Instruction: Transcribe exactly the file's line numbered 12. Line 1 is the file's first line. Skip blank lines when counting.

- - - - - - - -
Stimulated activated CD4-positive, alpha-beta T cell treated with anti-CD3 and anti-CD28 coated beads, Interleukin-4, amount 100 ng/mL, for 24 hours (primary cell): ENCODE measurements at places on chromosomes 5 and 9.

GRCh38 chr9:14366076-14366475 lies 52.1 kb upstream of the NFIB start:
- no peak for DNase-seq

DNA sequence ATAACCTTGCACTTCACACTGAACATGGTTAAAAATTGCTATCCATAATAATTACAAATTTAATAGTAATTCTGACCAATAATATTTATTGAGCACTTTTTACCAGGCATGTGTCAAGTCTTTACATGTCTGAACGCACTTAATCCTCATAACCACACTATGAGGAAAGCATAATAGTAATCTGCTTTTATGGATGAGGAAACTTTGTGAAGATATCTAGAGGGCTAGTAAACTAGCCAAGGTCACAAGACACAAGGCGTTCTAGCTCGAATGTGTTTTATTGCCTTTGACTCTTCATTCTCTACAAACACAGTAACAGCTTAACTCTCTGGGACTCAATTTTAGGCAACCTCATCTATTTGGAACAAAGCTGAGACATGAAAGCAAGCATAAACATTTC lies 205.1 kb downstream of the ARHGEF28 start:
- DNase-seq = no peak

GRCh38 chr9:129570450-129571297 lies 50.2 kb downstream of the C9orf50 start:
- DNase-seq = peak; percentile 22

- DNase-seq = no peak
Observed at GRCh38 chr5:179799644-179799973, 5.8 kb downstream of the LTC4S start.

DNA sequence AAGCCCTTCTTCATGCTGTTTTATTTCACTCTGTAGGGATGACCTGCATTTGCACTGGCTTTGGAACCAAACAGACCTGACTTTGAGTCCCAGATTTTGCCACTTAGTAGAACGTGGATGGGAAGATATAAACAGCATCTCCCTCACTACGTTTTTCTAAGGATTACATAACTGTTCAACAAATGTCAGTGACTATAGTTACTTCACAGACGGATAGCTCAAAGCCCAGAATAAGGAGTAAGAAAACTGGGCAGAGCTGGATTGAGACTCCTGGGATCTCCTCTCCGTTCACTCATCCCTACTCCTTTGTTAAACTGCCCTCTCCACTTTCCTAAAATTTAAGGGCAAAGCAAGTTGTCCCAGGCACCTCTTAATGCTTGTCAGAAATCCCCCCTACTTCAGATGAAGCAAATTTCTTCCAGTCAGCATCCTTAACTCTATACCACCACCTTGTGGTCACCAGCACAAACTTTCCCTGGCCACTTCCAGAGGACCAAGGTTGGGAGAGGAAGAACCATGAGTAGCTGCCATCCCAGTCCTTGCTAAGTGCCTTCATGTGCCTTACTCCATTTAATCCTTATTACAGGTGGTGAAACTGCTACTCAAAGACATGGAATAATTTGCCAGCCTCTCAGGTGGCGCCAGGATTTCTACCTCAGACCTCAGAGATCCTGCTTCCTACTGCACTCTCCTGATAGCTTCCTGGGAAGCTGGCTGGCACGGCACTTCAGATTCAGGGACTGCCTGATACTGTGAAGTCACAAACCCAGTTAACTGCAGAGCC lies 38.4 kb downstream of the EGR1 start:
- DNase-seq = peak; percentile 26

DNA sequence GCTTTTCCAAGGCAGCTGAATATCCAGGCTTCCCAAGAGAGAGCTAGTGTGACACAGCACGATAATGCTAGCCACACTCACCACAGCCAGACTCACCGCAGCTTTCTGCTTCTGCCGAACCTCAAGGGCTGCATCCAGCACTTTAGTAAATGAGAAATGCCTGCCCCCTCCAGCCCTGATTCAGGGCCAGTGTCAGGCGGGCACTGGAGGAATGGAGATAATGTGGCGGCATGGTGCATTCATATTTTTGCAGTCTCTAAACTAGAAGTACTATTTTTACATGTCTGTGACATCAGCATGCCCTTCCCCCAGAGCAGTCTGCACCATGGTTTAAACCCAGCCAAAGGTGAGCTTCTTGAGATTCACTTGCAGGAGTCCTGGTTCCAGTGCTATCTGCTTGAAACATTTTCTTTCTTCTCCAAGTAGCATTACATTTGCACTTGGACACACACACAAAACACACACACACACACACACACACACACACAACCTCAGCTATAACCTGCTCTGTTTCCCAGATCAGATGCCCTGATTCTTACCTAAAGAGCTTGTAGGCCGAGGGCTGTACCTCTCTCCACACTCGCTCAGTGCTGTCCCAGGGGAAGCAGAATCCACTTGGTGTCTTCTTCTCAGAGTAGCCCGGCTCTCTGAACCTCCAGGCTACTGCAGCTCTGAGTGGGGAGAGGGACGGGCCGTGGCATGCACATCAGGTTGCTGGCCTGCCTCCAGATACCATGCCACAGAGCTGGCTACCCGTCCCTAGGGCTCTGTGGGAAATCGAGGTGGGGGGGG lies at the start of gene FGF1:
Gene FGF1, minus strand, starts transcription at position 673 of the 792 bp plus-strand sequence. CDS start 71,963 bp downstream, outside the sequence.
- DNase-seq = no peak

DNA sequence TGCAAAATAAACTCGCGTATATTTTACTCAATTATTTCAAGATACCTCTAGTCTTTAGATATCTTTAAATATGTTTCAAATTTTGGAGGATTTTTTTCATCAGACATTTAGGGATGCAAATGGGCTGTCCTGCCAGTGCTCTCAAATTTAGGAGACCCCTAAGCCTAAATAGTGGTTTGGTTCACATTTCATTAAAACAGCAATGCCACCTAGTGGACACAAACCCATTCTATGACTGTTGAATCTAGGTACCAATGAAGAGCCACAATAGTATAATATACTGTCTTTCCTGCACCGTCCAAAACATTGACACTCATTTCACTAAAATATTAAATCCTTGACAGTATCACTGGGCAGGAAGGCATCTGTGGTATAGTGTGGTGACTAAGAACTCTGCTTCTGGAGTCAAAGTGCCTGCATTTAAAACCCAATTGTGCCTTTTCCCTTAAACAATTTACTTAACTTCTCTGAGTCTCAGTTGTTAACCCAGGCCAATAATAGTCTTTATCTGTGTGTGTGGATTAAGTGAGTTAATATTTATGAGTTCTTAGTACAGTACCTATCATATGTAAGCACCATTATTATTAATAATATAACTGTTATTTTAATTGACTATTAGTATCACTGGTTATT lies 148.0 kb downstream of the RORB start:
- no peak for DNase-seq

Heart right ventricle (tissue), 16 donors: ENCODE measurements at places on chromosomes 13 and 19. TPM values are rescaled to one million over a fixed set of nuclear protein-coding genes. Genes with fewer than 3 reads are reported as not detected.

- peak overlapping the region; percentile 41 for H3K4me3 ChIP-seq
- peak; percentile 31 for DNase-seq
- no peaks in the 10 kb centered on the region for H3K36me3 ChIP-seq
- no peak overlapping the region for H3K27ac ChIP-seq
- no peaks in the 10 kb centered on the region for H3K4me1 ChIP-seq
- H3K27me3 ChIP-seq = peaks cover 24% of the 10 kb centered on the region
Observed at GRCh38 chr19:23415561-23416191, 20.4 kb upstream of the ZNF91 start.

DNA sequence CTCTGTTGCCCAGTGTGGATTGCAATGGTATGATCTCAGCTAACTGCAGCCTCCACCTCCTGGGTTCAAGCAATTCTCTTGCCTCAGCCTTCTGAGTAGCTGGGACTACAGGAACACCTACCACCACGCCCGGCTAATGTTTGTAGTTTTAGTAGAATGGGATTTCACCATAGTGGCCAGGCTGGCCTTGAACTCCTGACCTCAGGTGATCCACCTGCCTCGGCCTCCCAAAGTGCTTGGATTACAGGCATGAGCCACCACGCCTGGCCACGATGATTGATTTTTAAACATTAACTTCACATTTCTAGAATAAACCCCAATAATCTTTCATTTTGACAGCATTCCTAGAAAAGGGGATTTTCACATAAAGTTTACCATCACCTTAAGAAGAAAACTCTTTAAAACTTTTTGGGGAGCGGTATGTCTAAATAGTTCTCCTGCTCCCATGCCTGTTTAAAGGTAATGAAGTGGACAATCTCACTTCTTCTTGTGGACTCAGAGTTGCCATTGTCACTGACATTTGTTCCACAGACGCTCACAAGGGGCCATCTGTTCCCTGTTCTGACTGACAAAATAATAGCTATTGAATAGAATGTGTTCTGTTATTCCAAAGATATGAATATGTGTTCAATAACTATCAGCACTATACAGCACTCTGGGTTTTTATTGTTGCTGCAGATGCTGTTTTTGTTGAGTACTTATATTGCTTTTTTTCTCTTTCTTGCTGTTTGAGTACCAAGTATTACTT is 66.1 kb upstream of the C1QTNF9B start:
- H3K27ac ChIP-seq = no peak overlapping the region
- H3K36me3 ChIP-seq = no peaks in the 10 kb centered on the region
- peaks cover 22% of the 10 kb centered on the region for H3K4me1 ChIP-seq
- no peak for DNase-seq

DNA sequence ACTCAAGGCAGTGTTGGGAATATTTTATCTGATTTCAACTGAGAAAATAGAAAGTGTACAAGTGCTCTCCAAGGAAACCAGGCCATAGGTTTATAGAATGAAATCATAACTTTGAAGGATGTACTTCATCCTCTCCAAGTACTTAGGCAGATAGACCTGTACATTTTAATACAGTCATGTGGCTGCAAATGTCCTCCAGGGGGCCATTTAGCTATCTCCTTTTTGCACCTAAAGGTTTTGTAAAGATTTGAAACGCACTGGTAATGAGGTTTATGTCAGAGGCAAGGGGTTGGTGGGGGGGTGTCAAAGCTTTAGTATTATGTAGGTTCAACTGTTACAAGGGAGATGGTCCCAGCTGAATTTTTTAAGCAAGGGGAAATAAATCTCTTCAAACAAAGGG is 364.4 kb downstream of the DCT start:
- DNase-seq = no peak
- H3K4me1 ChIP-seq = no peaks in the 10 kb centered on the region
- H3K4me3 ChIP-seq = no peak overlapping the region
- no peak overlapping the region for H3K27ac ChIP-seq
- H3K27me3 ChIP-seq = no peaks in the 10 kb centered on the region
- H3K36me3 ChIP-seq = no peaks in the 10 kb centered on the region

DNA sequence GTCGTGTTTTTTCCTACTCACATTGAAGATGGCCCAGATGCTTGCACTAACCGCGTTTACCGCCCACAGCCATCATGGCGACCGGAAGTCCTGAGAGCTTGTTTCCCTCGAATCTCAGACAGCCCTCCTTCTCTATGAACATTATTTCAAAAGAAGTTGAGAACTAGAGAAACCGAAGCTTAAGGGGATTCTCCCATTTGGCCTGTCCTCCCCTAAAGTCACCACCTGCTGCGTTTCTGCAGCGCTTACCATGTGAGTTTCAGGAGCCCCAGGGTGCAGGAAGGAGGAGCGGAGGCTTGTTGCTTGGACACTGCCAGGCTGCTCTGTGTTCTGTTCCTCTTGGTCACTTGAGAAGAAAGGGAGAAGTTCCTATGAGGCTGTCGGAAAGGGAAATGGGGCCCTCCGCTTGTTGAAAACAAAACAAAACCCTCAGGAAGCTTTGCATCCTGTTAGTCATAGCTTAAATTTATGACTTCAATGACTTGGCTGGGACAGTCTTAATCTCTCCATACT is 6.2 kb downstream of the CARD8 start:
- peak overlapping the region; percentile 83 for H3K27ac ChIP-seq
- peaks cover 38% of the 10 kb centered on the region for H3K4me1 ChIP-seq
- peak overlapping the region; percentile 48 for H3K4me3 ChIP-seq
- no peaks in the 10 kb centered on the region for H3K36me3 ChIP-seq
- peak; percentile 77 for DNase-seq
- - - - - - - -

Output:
DNA sequence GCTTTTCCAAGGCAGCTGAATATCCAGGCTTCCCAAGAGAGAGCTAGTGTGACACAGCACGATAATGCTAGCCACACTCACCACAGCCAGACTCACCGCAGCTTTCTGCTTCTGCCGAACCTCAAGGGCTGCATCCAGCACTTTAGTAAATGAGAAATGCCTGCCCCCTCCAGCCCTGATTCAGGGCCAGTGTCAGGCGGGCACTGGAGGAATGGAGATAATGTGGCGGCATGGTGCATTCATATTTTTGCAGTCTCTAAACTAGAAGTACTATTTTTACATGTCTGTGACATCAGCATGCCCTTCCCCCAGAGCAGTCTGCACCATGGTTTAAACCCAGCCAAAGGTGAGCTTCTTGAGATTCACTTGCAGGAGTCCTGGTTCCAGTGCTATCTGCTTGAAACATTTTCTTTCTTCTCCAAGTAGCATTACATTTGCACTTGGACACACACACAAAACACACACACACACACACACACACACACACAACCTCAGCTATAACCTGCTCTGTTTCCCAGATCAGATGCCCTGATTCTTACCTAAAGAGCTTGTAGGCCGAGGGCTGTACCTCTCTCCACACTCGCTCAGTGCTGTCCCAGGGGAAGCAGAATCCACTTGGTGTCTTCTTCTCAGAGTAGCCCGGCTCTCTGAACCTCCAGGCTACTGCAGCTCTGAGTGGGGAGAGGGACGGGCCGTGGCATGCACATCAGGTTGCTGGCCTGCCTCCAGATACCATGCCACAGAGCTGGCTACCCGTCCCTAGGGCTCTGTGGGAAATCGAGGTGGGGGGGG lies at the start of gene FGF1: